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Two undercover police officers shot and killed an Israeli Jew in 2004 after they mistook him for a Middle Easterner or Muslim, then tried to cover up the wrongful death by raiding the man's apartment in hopes of finding evidence of contraband or illegal activities, the man's parents alleged in a lawsuit.
The complaint filed in federal court Wednesday named the Los Angeles and Burbank police departments and officers Scott Meadows and Jose Duran as defendants. An attorney for Assaf Deri's family said he did not know which departments the officers worked for, suggesting the suit may be amended as he learns more details of the June 25, 2004, shooting.
"The basic fact is, the police targeted this young man simply because he looked Middle Eastern," attorney Browne Greene said.
The suit alleged wrongful death, negligence, civil rights violations, assault and battery and false arrest. It seeks punitive damages.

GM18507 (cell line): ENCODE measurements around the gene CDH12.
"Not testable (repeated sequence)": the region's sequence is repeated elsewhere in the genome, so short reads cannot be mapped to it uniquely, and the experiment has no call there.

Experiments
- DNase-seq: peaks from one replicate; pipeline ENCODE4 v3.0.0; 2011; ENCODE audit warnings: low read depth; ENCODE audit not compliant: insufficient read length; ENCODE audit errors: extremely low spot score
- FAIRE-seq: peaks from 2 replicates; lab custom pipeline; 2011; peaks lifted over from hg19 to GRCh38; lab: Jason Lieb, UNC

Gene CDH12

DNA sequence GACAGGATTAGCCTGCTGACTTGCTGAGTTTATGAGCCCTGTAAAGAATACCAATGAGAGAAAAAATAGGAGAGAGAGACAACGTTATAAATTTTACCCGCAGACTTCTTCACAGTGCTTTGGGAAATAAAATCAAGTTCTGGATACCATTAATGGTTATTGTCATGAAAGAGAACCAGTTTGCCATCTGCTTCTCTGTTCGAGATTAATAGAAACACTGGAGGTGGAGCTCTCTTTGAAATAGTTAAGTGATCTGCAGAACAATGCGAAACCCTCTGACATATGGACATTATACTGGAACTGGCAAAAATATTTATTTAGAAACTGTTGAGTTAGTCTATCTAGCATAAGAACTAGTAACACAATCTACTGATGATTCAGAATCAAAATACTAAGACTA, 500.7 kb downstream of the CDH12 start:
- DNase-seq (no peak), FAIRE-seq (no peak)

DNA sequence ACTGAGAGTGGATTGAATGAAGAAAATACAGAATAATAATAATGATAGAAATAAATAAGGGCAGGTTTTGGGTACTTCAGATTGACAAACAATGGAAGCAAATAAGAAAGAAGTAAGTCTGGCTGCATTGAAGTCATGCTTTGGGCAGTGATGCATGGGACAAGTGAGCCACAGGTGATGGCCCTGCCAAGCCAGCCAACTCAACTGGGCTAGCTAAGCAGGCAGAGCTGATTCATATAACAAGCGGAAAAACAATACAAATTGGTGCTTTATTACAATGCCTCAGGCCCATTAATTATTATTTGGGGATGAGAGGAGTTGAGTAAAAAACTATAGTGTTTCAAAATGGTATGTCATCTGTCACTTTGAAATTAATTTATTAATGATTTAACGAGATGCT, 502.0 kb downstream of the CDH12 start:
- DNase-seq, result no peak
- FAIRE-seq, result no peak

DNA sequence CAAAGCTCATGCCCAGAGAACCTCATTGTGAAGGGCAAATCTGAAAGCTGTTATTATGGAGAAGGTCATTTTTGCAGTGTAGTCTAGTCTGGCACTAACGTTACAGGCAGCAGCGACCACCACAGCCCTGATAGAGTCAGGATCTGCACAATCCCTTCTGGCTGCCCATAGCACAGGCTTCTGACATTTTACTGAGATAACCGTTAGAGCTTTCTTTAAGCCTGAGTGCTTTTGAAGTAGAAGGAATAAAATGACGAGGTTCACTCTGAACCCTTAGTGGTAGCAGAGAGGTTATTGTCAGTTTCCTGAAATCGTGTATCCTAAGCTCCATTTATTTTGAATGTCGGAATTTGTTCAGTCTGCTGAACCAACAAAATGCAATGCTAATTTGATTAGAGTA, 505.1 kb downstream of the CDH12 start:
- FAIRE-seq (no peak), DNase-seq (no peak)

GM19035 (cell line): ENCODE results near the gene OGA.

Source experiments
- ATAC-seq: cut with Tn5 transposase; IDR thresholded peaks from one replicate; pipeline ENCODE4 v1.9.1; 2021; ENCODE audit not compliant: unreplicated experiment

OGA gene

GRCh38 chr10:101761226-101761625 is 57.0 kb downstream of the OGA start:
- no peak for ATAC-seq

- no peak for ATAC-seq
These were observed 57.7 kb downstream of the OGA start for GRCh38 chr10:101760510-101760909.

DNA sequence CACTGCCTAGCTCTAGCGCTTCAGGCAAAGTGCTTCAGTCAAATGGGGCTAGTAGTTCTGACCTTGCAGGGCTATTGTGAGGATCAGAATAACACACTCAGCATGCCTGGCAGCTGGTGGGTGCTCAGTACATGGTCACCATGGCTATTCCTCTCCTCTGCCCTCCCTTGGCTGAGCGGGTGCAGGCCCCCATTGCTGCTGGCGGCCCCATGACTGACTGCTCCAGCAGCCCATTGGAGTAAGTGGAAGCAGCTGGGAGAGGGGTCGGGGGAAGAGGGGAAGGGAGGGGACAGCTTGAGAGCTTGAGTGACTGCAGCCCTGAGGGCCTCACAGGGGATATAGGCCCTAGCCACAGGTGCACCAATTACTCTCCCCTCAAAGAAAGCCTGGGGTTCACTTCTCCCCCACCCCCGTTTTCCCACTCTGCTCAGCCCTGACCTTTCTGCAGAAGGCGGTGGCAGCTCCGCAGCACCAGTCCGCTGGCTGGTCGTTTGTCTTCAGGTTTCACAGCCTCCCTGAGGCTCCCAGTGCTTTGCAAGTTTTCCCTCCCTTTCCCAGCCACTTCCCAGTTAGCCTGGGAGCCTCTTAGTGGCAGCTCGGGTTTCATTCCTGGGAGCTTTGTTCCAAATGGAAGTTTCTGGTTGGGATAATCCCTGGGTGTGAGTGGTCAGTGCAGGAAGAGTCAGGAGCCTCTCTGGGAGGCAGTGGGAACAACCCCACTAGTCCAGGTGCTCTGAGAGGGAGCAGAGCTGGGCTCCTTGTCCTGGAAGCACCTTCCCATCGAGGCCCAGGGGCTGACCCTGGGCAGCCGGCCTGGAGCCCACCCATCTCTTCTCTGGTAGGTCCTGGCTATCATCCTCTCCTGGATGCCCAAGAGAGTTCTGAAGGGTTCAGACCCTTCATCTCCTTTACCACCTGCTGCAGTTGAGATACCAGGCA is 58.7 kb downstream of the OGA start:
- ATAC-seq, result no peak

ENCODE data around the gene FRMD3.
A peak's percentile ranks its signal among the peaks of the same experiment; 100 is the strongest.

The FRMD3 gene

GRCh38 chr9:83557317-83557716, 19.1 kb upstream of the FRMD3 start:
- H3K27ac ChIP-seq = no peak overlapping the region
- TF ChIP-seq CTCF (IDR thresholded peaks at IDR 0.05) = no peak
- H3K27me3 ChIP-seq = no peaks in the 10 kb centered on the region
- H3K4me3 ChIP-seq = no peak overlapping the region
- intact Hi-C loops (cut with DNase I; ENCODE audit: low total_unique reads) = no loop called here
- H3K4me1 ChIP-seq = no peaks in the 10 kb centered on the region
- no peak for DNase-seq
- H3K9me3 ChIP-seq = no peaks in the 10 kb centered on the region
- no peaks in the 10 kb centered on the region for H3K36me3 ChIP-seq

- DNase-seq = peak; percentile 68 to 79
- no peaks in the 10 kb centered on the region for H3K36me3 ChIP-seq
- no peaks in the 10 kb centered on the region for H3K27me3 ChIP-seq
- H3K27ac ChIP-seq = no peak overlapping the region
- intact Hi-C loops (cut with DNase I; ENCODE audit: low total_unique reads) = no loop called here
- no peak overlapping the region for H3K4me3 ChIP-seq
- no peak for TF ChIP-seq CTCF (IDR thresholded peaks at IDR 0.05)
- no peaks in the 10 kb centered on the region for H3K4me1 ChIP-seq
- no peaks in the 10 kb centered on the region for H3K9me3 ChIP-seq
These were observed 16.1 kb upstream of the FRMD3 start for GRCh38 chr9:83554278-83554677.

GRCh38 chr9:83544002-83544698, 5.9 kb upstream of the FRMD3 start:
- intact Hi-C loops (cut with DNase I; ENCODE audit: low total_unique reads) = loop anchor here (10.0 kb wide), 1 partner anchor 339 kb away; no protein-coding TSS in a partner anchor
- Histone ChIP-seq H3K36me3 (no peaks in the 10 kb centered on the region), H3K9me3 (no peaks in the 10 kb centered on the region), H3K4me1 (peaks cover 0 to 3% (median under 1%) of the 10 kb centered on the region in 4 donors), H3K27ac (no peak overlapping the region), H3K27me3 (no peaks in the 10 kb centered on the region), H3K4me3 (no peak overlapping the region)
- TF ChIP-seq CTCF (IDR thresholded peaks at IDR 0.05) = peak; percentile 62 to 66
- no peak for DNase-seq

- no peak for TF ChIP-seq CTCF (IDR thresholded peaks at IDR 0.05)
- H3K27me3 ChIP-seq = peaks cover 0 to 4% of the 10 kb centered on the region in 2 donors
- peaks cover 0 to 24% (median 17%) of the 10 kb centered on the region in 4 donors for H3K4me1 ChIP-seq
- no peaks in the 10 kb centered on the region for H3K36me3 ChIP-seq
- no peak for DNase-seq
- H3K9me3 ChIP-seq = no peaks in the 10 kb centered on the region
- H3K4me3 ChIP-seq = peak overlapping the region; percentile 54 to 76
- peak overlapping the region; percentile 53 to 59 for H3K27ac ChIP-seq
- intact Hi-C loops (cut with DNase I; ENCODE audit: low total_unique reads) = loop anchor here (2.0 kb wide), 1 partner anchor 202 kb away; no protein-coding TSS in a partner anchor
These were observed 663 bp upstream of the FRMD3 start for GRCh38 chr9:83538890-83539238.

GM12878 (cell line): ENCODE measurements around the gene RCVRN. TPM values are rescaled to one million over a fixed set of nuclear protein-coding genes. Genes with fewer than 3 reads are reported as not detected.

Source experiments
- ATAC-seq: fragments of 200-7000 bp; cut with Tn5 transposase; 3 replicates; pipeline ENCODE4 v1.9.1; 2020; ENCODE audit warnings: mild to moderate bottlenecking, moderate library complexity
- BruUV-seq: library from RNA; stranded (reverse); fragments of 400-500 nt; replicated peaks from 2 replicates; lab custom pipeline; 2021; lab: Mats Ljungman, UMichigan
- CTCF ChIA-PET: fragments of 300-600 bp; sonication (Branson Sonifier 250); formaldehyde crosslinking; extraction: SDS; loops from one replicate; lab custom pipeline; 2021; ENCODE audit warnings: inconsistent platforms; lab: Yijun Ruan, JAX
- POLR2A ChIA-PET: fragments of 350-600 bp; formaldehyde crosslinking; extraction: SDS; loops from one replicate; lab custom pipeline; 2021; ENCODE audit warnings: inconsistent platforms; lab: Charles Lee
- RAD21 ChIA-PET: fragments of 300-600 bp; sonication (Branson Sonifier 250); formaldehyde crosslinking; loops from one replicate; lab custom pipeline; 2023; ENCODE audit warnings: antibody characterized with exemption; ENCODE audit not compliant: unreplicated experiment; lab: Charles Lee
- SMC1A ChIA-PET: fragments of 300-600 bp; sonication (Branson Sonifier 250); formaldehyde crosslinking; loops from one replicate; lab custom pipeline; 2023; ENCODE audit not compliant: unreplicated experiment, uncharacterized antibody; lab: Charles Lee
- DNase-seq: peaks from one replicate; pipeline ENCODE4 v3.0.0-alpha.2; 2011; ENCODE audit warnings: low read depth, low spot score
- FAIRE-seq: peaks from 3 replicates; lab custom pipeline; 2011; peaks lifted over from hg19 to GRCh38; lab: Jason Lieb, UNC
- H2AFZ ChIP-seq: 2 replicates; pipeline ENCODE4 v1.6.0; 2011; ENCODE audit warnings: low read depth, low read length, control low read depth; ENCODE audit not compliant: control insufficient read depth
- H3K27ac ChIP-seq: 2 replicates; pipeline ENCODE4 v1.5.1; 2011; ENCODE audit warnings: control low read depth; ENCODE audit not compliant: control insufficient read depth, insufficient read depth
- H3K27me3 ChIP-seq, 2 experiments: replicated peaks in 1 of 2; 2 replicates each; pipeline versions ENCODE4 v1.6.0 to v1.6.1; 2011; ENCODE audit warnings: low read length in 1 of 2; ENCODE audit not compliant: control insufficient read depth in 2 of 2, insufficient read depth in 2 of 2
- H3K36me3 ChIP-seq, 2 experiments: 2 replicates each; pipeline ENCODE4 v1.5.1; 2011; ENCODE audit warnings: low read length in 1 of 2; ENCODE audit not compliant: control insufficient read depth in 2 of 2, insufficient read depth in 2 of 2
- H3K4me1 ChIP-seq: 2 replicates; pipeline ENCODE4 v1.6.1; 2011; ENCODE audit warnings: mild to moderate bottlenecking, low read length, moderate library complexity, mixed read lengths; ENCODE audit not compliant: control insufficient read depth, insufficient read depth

According to the complaint, Deri was in his vehicle in North Hollywood when he was cornered in an alley by the officers who were not in uniforms and were riding in an unmarked car. Deri's parents believe the officers "failed to identify who they were, and without provocation, fired multiple rounds" at him, the lawsuit said.
Deri, who was unarmed, was not breaking any law and was not under the influence of drugs or alcohol that night, Greene said.
The lawsuit also alleged that the next day police raided Deri's west Los Angeles apartment hoping to find evidence of illegal activities to justify the shooting. While there, they handcuffed Deri's father, Pinchas, who was visiting from Israel, "without probable cause or reasonable suspicion," the suit said.
Greene said Deri's parents returned to Israel after their son's death and were told police officials would investigate the shooting. He said they eventually learned the county District Attorney's office cleared Meadows and Duran of any wrongdoing.
"We beg to differ with this decision and look at its 'investigation' as one of professional courtesy - simply one hand washing the other," Greene said. "Our goal is to take this case to trial so that the real truth about what happened to Assaf and Pinchas is told and that justice is served."
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